‘A dud broker almost saw me miss the Sydney boom’



Anthony Java

Anthony Java is up to property number six, but if he’d listened to his original mortgage broker it might have been a very different story.

“At age 25, I was ready to buy my first property. I’d saved hard for my deposit and I was keen to find somewhere in Sydney in order to capitalise on the growing market.

I thought I was safe going with a mortgage broker, but it turns out that you need to be thorough even when it comes to selecting the professionals you use in your property search. My mortgage broker was young, and it really showed.

I was knocked back from two banks, on the basis of the mortgage insurer being suspicious of an enquiry relating to an online advance-pay style loan which was flagged on my file. After being knocked back by the first bank, we then approached another one almost immediately afterward.

Little did I know, nor my mortgage broker, that this second bank used the exact same mortgage insurer as the first.

My mortgage broker told me to give up, and try again in six months’ time. I was devastated. I was so ready to buy an investment property, and I suspected that I wouldn’t have the will power to leave all of that deposit money untouched for the next six months. So I got talking to other mortgage brokers, and did my own research online.

It turned out that, at the time, some banks offered more lenient policies than others. After some intense research, I discovered that not all banks defer the final decision to the mortgage insurer. In the case of the bank I ended up with, if I passed the bank’s credit check then I was approved by the mortgage insurer by default.

I also spoke to a mortgage broker who explained that because I had no defaults, explaining the circumstances surrounding the online query to the bank should be enough to alleviate any concerns surrounding my application.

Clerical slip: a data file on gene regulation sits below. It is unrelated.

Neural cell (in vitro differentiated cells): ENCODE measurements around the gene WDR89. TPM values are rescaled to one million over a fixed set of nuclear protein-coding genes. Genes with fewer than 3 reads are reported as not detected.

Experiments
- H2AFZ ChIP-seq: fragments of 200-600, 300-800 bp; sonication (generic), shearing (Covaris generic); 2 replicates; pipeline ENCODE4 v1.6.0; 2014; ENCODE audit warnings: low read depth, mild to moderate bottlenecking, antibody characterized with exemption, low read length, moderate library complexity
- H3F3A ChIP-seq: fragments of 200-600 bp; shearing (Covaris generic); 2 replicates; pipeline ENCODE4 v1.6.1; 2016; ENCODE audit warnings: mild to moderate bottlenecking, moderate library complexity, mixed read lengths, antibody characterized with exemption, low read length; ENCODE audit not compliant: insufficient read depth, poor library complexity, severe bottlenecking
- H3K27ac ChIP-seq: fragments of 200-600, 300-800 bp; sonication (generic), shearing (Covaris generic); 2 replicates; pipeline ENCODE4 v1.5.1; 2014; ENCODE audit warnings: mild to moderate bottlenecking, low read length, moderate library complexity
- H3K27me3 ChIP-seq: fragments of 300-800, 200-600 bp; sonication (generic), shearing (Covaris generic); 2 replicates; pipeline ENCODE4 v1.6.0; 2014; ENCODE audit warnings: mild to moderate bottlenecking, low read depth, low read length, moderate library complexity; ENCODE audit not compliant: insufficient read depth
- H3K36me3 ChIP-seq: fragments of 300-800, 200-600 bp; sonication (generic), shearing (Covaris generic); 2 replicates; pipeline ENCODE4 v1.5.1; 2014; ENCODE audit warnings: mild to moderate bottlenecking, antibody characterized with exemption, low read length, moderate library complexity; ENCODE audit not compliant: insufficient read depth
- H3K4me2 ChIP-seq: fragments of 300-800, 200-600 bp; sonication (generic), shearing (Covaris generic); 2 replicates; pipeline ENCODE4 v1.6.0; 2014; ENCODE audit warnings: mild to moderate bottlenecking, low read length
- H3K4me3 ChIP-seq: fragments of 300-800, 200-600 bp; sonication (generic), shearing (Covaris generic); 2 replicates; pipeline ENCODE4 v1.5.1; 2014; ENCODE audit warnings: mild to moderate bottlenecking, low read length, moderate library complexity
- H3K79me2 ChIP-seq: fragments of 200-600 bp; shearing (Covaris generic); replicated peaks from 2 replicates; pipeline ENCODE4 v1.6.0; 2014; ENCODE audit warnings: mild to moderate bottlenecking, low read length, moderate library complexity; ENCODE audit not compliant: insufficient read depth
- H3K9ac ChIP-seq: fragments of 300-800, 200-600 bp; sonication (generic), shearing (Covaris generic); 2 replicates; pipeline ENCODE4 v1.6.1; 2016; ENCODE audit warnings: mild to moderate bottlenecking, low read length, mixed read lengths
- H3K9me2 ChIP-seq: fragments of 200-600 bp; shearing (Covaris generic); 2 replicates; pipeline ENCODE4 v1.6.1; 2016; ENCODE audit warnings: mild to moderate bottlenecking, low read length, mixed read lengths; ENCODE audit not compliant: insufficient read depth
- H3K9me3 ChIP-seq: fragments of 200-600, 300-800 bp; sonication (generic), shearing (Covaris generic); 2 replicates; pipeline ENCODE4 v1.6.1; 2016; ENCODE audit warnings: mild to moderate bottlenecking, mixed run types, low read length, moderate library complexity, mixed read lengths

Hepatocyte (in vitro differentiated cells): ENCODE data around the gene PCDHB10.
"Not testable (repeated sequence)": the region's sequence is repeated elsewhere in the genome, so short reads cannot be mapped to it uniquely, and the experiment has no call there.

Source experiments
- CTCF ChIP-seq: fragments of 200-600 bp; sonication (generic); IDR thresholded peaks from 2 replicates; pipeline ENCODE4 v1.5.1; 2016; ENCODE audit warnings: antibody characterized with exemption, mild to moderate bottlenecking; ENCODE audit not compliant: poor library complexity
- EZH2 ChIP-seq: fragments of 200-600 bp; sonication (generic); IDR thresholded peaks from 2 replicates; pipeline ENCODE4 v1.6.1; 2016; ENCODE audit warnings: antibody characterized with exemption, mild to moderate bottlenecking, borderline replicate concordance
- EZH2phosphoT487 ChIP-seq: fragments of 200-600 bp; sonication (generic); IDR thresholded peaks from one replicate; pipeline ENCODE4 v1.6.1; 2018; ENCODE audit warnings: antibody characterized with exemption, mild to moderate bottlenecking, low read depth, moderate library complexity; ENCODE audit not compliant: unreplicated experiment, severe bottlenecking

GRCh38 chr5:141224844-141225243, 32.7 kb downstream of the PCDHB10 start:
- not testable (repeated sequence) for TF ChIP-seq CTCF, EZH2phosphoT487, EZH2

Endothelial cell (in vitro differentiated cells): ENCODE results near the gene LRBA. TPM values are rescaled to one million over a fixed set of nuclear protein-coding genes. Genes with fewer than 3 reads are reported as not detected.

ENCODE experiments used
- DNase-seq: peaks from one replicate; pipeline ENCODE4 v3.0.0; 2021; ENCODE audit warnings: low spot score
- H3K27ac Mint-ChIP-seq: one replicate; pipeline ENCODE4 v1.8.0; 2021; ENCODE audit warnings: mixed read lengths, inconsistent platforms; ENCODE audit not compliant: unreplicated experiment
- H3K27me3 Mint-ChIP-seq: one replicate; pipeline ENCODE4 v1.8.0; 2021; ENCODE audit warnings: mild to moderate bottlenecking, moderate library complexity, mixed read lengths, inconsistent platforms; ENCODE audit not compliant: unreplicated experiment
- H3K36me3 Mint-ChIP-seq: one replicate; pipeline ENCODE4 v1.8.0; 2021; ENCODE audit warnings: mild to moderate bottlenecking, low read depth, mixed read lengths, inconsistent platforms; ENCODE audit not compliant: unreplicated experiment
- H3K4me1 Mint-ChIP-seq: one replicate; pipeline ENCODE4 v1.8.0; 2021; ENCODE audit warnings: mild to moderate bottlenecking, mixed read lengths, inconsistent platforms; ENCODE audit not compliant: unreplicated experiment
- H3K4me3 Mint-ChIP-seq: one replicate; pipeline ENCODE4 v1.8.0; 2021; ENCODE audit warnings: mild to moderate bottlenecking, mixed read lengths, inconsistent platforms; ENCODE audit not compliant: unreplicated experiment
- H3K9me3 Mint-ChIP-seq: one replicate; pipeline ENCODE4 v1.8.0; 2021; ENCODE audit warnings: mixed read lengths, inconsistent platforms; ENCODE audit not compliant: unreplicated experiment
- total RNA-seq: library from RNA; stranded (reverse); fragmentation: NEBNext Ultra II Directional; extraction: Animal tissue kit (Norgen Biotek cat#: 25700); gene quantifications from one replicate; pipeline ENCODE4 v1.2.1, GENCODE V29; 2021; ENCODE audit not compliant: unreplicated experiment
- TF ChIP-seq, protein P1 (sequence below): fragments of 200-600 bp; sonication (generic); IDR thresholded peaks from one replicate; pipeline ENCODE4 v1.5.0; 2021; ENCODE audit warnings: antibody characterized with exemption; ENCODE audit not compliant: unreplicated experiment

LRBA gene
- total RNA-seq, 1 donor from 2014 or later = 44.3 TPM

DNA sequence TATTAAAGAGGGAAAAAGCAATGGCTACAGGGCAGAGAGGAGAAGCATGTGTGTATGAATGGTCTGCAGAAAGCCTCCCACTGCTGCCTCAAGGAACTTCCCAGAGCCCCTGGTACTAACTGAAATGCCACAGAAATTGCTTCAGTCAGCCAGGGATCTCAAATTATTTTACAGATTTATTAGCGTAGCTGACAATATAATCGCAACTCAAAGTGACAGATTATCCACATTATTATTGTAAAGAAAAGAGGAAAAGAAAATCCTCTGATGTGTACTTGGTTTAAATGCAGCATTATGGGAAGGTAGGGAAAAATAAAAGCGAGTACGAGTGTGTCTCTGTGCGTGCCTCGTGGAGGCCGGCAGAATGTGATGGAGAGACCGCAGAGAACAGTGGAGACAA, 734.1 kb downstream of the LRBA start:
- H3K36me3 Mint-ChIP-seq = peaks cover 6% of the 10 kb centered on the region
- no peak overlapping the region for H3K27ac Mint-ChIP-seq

Two weeks after giving up on the dud mortgage broker and moving on, I’d secured my first investment property in Glenfield – 40 kilometres south west of Sydney.

That was a couple of years ago. I bought at the time for $393,000. It’s now worth around $600,000. Since then I’ve drawn equity that’s basically fuelled the five additional property purchases.

It’s a three-bedroom townhouse in an estate and purchased off the plan. Now that I’ve done a lot more research I wouldn’t touch any new developments, I’d stick to more established homes. But there’s no denying that it has performed well. I decided to invest in the area because I knew that particular area was about to be subject to a lot of changes to infrastructure.

For example, I knew that the M5 was going to be expanded, and that the travel distance from the city to Glenfield would be reduced. I also knew that they were going to build a Costco as part of the development, about a five-minute walk away from where my investment property was. When a large organisation like Costco comes into town, you know that they’ve done prior research themselves and you know that the area is going to see a lot of growth.

The moral of the story is, I never would have bought that property had I not done my research.

I understand how important mortgage brokers are, and I still use a broker to this day. But it’s just like with any profession – there’s going to be better brokers and there’s going to be dud brokers.

Had I just listened to that first broker I would never have bought that first property, I would have waited for my file to be cleared and I would have then been buying at a much higher rate. Ultimately, I probably wouldn’t have the seven-figure portfolio that I have today.”

‘A dud broker almost saw me miss the Sydney boom’
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